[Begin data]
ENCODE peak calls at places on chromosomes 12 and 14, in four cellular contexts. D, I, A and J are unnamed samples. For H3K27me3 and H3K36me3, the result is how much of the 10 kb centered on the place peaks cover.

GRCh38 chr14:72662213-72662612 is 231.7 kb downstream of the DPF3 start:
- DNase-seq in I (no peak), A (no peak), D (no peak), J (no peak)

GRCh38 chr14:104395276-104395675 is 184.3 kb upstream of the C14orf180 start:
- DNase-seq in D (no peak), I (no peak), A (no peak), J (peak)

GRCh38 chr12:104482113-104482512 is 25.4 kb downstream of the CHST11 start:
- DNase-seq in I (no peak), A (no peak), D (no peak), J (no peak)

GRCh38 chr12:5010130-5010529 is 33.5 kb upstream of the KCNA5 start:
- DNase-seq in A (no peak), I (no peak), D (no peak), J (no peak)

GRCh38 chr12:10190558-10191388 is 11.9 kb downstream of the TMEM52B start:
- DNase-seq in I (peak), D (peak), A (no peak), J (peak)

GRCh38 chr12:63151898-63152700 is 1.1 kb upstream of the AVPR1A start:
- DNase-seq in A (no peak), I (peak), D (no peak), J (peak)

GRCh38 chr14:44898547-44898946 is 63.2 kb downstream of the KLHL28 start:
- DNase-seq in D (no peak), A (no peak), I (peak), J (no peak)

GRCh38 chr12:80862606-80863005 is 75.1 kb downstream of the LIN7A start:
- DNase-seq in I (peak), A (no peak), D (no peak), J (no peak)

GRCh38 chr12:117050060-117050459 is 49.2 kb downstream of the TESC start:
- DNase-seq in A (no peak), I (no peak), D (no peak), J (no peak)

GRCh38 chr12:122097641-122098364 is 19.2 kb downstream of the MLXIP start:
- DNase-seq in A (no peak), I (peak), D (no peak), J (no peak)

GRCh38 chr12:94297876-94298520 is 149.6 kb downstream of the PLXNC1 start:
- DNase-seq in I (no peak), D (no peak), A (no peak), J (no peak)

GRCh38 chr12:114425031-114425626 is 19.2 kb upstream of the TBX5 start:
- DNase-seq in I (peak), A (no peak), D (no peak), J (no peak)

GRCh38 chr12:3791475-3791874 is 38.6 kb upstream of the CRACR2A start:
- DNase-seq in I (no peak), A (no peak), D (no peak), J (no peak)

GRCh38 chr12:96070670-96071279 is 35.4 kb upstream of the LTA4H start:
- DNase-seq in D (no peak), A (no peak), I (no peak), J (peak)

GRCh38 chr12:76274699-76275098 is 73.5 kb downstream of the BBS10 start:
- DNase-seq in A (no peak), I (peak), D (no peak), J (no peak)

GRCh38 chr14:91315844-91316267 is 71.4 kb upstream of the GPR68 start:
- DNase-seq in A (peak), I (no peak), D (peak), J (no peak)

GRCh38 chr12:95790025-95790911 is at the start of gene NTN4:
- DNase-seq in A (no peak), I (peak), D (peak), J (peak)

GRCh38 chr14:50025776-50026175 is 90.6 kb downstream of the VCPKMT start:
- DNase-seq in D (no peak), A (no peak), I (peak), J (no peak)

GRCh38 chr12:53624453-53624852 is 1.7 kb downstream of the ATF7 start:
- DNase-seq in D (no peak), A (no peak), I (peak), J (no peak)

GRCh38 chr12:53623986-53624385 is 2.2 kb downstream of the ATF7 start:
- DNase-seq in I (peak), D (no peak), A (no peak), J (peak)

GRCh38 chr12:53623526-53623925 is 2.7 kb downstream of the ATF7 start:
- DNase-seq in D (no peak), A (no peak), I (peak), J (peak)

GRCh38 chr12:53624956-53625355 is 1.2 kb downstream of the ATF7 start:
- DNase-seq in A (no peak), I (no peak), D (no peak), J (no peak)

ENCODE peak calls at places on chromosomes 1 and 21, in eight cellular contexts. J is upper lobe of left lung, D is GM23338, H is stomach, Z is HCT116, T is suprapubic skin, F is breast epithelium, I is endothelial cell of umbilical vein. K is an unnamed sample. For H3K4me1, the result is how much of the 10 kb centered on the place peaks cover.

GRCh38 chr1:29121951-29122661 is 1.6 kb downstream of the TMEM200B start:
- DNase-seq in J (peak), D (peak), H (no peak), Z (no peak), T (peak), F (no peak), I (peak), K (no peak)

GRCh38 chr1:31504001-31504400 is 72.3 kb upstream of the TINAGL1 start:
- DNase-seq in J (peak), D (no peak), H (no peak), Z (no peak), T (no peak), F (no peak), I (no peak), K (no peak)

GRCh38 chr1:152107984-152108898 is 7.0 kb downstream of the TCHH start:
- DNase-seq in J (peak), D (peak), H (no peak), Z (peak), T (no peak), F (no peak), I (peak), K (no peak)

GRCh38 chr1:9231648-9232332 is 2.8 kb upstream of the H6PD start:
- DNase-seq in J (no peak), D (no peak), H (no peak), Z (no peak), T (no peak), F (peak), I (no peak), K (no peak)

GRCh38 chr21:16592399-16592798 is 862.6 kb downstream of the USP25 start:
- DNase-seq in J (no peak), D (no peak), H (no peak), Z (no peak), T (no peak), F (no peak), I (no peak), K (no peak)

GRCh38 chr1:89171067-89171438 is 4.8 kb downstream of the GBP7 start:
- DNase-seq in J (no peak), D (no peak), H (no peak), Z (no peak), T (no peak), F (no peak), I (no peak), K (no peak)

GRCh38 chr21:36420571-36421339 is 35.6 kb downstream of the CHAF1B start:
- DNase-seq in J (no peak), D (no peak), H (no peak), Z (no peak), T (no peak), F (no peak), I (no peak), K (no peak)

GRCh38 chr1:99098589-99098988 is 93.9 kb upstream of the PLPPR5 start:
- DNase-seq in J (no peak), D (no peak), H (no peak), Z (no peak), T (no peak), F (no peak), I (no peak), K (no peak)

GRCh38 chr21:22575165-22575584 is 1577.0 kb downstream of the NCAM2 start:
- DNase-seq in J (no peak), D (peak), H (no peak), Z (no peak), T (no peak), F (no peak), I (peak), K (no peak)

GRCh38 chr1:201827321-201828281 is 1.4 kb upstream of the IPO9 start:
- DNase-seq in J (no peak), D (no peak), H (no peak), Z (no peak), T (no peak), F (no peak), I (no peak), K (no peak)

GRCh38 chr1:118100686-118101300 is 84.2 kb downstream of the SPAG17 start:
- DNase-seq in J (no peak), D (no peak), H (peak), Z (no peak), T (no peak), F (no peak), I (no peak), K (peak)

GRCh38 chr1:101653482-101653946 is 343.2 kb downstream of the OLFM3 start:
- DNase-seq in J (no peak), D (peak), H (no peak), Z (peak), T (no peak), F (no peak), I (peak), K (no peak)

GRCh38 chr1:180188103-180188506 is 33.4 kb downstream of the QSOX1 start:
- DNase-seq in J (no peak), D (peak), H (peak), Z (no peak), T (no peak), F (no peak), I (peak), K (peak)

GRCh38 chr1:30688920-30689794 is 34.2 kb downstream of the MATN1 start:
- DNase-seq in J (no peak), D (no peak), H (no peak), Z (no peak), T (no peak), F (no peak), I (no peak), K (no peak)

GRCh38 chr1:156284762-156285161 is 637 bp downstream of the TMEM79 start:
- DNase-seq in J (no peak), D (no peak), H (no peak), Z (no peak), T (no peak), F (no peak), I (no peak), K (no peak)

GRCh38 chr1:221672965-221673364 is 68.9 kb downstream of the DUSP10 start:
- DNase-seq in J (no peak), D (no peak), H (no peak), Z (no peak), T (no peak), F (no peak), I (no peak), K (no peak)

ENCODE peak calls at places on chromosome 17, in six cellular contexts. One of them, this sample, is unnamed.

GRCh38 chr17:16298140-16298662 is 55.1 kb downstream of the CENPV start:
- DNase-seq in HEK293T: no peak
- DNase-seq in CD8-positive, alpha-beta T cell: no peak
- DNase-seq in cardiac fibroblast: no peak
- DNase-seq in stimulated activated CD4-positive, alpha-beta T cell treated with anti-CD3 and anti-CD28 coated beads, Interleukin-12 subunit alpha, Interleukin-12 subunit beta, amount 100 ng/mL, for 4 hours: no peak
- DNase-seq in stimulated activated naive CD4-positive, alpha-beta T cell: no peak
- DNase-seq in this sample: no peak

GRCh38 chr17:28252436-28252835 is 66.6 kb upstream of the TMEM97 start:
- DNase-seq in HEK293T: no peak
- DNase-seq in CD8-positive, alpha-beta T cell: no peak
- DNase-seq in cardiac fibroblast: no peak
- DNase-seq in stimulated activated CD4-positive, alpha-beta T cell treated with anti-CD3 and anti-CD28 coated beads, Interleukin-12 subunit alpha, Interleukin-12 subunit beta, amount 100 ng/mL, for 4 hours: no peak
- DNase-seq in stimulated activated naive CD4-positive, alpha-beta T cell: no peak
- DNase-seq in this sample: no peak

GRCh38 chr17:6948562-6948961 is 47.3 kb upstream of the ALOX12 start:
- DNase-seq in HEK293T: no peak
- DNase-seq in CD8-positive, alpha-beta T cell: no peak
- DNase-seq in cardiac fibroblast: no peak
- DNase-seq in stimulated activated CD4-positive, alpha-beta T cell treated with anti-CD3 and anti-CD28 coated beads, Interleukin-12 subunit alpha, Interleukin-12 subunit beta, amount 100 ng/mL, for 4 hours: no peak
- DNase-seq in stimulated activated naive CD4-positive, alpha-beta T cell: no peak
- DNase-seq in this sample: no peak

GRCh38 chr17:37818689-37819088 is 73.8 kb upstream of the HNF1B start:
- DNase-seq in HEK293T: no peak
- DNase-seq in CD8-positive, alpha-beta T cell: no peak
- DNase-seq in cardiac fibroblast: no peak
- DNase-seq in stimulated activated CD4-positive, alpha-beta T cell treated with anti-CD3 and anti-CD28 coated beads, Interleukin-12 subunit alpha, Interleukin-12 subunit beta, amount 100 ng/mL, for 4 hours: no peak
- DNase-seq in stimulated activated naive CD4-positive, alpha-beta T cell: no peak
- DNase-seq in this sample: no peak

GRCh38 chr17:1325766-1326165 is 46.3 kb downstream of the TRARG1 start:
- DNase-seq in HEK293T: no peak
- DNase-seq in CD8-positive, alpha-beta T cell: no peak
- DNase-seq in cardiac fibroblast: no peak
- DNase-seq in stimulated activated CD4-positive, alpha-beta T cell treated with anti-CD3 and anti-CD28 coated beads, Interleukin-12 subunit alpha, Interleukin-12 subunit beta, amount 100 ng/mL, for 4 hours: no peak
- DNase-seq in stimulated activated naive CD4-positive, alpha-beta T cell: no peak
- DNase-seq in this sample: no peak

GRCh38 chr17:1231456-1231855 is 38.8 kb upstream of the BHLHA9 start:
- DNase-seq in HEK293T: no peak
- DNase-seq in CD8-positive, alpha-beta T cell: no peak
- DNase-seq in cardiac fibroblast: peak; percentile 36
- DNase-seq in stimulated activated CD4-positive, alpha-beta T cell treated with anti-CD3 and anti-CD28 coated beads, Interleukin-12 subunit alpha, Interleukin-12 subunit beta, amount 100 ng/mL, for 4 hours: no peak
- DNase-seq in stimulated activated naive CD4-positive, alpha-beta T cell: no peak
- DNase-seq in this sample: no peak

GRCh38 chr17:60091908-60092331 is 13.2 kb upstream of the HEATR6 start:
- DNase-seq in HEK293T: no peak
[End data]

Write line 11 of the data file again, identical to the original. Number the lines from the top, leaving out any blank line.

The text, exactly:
- DNase-seq in I (peak), D (peak), A (no peak), J (peak)